Language law prompts most protests in three years
Protest in Cherkasy very roughly dispersed by the police
The Centre for Public Research reports that despite summer usually being a dead time for socio-political life, the number of protests in Ukraine has broken all records.
In May and June the numbers of protests broke the monthly records for the number of protests in all the time the Centre has been carrying out its monitoring.
In May there were 221 protests around the country; in June – 323. The Centre recorded 62 negative responses, and 28 positive reactions.
For comparison, at the peak of the Tax Code protests in November 2010 the Centre recorded 292 protests.
Last week an absolute weekly record for the number of protests during the entire period of monitoring was broken. From 30 June to 6 July there were at least 139 protests with 27 negative and 19 positive reactions recorded. This makes an average of 20 protests a day against around six in 2011.
A major contributing factor was, of course, the adoption of the Law on the Principles of State Language Policy with two thirds of the protests last week against this. The protests were most numerous in the following oblasts: Lviv - 16 protests; Ivano-Frankivsk - 9; Kharkiv – 6; Rivne – 6; Transcarpathian – 5; while in Kyiv itself there were 9 protests. There was a high level of involvement from political parties which took part in 68% of the protests last week. This was against overall involvement in only 34% of all protests during 2011.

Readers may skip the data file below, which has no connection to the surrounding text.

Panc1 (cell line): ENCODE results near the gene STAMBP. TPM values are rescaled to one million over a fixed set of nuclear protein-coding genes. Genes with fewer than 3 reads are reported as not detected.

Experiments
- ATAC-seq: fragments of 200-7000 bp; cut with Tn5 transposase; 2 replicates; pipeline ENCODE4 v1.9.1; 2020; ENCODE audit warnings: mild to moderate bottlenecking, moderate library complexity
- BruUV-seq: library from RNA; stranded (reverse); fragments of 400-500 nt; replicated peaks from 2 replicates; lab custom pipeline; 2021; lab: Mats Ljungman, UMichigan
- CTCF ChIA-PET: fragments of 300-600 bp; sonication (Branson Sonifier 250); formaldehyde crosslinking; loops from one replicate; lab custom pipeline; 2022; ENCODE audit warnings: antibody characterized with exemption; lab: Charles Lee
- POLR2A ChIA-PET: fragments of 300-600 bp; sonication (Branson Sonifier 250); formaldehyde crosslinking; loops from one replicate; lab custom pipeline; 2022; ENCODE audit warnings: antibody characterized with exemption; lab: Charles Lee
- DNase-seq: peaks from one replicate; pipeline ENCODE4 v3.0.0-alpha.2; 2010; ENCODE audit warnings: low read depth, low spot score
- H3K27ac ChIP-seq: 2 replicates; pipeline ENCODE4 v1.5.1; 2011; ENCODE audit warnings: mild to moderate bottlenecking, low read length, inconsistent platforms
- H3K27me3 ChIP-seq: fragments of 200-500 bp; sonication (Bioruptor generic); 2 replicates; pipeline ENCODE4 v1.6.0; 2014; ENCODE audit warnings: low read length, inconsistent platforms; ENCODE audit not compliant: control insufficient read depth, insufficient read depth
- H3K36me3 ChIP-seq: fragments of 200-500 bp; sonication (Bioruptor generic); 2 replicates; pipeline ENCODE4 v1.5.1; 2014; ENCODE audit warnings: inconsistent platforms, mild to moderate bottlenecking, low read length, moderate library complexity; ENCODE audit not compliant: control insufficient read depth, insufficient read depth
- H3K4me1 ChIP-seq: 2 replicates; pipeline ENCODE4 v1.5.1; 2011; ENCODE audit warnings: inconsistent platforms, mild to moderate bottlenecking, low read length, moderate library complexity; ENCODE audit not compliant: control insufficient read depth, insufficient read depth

On the other hand the overall number of protesters over the language law was not high. In 44% of the protests last week there were less than 100 people, while 34% of the protests did not give figures at all. For the whole of 2011 there was a similar percentage (45%) of such protests with less than 100 participants.
The Centre suggests that the high degree of mobilization of political parties and small number of participants in protests over the language law demonstrates that politicians have an interest in hyping up the issue while there is a low level of interest among ordinary citizens in taking an active part in such protests.
The Centre for Public Research has been carrying out such monitoring since September 2009. The Centre is an independent and non-profit making organization which studies civic movements, educational and urban development policy, the working class and poverty issues.